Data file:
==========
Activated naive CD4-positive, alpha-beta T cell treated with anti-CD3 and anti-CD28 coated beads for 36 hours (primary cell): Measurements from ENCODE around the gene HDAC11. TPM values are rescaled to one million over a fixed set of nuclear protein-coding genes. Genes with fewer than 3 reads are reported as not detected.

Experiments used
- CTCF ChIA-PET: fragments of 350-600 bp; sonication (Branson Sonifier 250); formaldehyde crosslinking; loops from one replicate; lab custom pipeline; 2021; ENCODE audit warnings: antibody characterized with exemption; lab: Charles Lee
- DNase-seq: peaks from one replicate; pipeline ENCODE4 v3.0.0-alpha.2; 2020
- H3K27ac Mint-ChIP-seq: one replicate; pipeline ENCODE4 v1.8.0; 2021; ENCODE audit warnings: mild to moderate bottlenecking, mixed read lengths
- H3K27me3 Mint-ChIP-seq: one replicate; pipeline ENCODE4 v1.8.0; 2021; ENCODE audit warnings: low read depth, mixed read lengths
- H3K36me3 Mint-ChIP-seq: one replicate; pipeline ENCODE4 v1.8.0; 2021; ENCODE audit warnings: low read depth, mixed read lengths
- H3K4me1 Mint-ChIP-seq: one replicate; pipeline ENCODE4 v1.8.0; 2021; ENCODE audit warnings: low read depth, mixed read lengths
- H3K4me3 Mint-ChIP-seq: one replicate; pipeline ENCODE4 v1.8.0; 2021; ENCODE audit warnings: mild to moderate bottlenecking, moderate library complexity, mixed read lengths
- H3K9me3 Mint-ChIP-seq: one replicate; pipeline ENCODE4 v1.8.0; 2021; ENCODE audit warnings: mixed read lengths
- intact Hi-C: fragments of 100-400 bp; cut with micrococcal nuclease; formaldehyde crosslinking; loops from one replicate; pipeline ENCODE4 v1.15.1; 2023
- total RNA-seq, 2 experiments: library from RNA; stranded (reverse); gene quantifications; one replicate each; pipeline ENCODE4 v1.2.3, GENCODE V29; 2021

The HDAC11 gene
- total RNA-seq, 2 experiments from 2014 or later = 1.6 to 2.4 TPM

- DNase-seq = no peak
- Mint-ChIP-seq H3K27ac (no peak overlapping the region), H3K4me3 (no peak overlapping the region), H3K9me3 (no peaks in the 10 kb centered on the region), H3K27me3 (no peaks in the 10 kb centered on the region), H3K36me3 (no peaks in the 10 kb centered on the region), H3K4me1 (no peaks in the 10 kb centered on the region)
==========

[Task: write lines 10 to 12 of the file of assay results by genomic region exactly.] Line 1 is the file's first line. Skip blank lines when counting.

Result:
- H3K9me3 Mint-ChIP-seq: one replicate; pipeline ENCODE4 v1.8.0; 2021; ENCODE audit warnings: mixed read lengths
- intact Hi-C: fragments of 100-400 bp; cut with micrococcal nuclease; formaldehyde crosslinking; loops from one replicate; pipeline ENCODE4 v1.15.1; 2023
- total RNA-seq, 2 experiments: library from RNA; stranded (reverse); gene quantifications; one replicate each; pipeline ENCODE4 v1.2.3, GENCODE V29; 2021